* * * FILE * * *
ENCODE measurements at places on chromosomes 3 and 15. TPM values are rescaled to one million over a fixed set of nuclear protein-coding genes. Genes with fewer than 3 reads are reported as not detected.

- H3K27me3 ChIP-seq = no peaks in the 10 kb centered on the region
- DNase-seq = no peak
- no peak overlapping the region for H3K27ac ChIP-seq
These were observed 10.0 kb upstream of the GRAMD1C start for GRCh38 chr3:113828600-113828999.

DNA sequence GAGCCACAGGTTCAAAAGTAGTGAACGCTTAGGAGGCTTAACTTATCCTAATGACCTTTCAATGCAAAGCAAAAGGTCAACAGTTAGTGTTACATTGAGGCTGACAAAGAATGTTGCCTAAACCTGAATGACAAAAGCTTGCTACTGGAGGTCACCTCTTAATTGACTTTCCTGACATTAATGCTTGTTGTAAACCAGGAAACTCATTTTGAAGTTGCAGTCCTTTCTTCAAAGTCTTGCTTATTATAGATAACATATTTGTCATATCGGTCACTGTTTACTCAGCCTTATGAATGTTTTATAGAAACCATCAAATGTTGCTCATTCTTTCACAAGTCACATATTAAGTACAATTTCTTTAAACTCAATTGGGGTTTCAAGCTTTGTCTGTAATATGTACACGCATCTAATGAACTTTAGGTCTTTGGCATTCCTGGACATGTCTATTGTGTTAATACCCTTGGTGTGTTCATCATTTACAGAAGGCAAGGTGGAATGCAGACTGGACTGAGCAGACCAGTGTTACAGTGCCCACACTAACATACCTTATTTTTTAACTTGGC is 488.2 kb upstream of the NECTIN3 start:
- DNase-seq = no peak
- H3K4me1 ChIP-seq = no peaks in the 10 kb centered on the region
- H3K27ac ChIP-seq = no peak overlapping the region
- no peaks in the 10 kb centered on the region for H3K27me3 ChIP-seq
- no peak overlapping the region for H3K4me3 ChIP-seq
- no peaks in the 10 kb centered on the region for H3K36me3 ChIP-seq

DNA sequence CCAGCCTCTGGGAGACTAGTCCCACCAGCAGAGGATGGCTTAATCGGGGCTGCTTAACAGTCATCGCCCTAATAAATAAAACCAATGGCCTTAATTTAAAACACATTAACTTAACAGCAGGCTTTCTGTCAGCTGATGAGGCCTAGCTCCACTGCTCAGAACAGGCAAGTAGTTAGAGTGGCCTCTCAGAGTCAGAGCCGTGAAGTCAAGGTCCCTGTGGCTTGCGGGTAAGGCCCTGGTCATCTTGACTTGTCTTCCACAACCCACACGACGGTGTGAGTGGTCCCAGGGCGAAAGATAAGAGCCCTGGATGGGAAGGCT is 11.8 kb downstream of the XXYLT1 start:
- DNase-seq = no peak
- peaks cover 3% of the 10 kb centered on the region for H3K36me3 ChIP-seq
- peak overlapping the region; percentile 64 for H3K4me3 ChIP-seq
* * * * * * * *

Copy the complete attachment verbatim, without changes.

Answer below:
ENCODE measurements at places on chromosomes 3 and 15. TPM values are rescaled to one million over a fixed set of nuclear protein-coding genes. Genes with fewer than 3 reads are reported as not detected.

- H3K27me3 ChIP-seq = no peaks in the 10 kb centered on the region
- DNase-seq = no peak
- no peak overlapping the region for H3K27ac ChIP-seq
These were observed 10.0 kb upstream of the GRAMD1C start for GRCh38 chr3:113828600-113828999.

DNA sequence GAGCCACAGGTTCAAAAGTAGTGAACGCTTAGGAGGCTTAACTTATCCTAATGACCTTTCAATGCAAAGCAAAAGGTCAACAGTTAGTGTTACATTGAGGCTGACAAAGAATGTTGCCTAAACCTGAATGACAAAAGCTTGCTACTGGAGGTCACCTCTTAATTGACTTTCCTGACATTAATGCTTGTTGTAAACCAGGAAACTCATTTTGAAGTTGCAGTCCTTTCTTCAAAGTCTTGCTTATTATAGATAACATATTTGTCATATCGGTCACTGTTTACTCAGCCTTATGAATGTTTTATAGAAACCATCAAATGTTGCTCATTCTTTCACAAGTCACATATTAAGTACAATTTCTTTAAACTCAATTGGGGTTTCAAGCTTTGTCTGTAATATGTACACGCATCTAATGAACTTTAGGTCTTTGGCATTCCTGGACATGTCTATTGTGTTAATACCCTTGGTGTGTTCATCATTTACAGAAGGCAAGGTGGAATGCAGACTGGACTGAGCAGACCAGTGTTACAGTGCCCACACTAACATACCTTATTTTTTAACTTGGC is 488.2 kb upstream of the NECTIN3 start:
- DNase-seq = no peak
- H3K4me1 ChIP-seq = no peaks in the 10 kb centered on the region
- H3K27ac ChIP-seq = no peak overlapping the region
- no peaks in the 10 kb centered on the region for H3K27me3 ChIP-seq
- no peak overlapping the region for H3K4me3 ChIP-seq
- no peaks in the 10 kb centered on the region for H3K36me3 ChIP-seq

DNA sequence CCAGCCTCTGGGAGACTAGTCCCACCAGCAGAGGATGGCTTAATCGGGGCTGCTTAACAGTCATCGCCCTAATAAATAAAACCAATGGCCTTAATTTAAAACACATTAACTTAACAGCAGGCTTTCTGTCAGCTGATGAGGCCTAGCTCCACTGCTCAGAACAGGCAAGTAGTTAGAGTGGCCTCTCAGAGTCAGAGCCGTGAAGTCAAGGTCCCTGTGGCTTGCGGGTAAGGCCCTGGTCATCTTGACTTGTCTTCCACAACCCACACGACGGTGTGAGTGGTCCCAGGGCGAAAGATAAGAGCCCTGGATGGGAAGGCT is 11.8 kb downstream of the XXYLT1 start:
- DNase-seq = no peak
- peaks cover 3% of the 10 kb centered on the region for H3K36me3 ChIP-seq
- peak overlapping the region; percentile 64 for H3K4me3 ChIP-seq